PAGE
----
The study involved Humana Medicare Advantage insurance members, who were enrolled in Omada Health’s Diabetes Prevention Program. The app enabled them to partake in online courses, use wireless scales, and tap other digital health tools as they worked to improve health and reduce risk of type 2 diabetes. Human coaches also were accessible.
“Few efforts have explored the feasibility and effectiveness of using technology to deliver diabetes prevention programs specifically for older adults,” the study researchers wrote.
According to the researchers:
· 501 people with average weight of 208 pounds participated;
· Hour-long lessons were made available and expected to be completed by smartphone, laptop, or tablet;
· Coaches monitored the information participants provided and their requests for counseling;
· 92% of participants completed at least nine of the 16 core online courses, which focused on topics such as changing food habits and increasing physical activities;
· People lost 7.5% of body weight after 12 months, or 13 to 14 lbs.;
· A subsample (69 individuals) who had lab tests performed improved glucose control as evidenced by a -0.14% reduction in glycosylated hemoglobin, and a decrease of -7.08 mg/dL in total cholesterol.
“These results support the clinical validity of the program with Medicare-eligible, at risk older adults. They are added evidence that chronic disease risk reduction is achievable through a variety of modalities, including digital-based programs with human coaching,” the researchers noted.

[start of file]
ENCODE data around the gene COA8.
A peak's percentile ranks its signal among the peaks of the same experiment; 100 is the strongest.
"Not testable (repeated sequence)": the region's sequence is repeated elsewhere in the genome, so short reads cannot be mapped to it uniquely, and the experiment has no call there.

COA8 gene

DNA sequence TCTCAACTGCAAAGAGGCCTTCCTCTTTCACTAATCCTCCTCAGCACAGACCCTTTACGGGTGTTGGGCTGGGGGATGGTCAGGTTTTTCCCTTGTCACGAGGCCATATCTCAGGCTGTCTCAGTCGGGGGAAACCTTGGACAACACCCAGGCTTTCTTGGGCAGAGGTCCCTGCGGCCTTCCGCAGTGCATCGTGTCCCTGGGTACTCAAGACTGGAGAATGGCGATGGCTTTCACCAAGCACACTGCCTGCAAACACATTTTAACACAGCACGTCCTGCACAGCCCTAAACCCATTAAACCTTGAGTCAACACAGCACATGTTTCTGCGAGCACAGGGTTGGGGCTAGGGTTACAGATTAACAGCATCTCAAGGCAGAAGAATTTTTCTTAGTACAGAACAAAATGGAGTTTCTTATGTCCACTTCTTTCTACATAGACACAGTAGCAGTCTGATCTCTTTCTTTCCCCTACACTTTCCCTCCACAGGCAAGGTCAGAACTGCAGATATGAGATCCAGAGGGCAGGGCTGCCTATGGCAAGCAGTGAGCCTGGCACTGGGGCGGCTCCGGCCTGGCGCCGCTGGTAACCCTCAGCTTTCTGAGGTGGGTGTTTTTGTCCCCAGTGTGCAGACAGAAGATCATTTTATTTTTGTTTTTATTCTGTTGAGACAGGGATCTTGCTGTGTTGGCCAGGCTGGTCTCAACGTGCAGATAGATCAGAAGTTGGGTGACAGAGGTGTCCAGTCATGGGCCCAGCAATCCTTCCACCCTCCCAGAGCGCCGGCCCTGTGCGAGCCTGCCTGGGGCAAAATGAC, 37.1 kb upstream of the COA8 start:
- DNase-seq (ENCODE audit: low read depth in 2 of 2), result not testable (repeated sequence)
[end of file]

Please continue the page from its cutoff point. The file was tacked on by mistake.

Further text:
And because digital therapeutics amasses data that can be leveraged, Omada Health’s program acts as a “continuous learning system,” Sean Duffy, Omada Health’s co-founder and Chief Executive Officer, noted in Undark.
App Tracks People After Heart Attack
Johns Hopkins Medicine’s Corrie Health app is aimed at helping patients recover from heart attacks. A study at Johns Hopkins Bayview Medical Center in Baltimore explored the effectiveness of app-enabled information and resources made available to patients early in the heart attack recovery process, according to Corrie Health’s Website.
Results from the clinical study of 50 patients show no one was readmitted to hospital in the first 30 days, Undark reported.
“We can actually enroll patients who are six or seven hours out of having a stent placed in the ICU. We’re giving [the Corrie Health app] to patients when they have the time to spend watching the videos and asking questions about their medications … We’re getting them to buy-in and learn the skills while they care the most,” Francoise Marvel, MD, an internist affiliated with Johns Hopkins Bayview Medical Center, told Undark.
A Role for Medical Laboratories
So, is there a role for medical laboratories where digital therapeutics are being used? We think so. Pathologists and lab leaders may even want to reach out to venture capitalists working on mobile apps that combine adherence to therapies with medical lab tests.
As our population ages and the shortage of physicians becomes more evident, digital therapeutics may be a smart way to address select patient needs in a quality and cost-effective manner.
—Donna Marie Pocius